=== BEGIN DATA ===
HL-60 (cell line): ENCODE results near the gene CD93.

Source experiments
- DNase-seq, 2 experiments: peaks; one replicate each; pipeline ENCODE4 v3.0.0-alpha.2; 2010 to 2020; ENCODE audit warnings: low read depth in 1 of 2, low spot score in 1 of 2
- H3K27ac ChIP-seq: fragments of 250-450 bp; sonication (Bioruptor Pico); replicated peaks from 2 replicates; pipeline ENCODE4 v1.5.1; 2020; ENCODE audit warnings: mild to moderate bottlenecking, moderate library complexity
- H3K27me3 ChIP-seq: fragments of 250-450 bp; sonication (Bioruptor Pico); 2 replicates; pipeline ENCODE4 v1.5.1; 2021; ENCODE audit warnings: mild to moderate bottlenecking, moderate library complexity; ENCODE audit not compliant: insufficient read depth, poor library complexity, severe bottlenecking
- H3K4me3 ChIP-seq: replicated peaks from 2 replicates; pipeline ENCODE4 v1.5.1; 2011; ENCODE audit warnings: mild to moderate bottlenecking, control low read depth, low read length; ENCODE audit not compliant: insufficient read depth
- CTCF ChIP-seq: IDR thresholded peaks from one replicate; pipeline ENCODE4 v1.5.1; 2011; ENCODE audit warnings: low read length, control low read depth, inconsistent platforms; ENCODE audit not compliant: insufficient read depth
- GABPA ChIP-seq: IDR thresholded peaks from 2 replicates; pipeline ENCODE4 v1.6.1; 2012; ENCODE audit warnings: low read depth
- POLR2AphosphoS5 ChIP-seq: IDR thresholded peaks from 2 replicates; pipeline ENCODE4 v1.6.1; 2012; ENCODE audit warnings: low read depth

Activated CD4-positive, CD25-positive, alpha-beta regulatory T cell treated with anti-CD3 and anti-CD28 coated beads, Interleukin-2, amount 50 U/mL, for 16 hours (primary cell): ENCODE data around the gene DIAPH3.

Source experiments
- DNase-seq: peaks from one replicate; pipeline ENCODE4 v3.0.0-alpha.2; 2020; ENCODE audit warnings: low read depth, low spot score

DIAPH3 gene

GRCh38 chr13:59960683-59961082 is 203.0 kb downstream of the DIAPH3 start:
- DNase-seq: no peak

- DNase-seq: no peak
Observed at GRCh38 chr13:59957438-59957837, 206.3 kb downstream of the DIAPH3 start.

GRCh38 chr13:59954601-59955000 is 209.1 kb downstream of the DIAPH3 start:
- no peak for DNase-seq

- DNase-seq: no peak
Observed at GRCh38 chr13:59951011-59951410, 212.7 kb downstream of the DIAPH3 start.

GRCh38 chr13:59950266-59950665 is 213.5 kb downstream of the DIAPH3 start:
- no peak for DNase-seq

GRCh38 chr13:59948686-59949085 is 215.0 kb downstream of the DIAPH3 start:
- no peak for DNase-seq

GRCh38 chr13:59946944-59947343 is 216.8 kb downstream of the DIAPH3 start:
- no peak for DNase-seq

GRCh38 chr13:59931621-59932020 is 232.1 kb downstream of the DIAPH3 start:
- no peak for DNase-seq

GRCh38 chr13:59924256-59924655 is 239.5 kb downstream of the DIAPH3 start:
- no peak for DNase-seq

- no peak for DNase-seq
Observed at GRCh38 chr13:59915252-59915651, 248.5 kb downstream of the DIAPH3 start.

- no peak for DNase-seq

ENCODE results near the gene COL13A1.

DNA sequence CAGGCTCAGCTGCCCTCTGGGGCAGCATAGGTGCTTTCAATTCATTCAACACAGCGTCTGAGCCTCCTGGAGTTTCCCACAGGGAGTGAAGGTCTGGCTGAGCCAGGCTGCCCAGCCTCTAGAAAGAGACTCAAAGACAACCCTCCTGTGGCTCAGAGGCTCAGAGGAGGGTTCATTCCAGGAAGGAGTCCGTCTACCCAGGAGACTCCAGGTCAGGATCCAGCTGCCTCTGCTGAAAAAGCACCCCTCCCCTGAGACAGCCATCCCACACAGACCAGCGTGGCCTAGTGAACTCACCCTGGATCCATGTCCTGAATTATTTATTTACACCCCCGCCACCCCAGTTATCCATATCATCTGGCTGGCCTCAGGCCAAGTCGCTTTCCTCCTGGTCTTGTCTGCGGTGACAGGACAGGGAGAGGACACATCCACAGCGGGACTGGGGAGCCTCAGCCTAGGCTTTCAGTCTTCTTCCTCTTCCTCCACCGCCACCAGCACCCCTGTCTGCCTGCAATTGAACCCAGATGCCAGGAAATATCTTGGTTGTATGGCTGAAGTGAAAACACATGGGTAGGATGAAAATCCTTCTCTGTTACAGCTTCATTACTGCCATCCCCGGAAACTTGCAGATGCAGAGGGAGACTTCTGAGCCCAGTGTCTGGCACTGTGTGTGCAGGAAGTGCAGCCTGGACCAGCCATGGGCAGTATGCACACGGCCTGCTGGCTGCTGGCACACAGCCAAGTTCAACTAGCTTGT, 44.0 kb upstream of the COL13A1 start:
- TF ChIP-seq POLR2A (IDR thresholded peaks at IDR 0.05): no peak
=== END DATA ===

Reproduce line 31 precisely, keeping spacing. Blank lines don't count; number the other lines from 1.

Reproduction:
- no peak for DNase-seq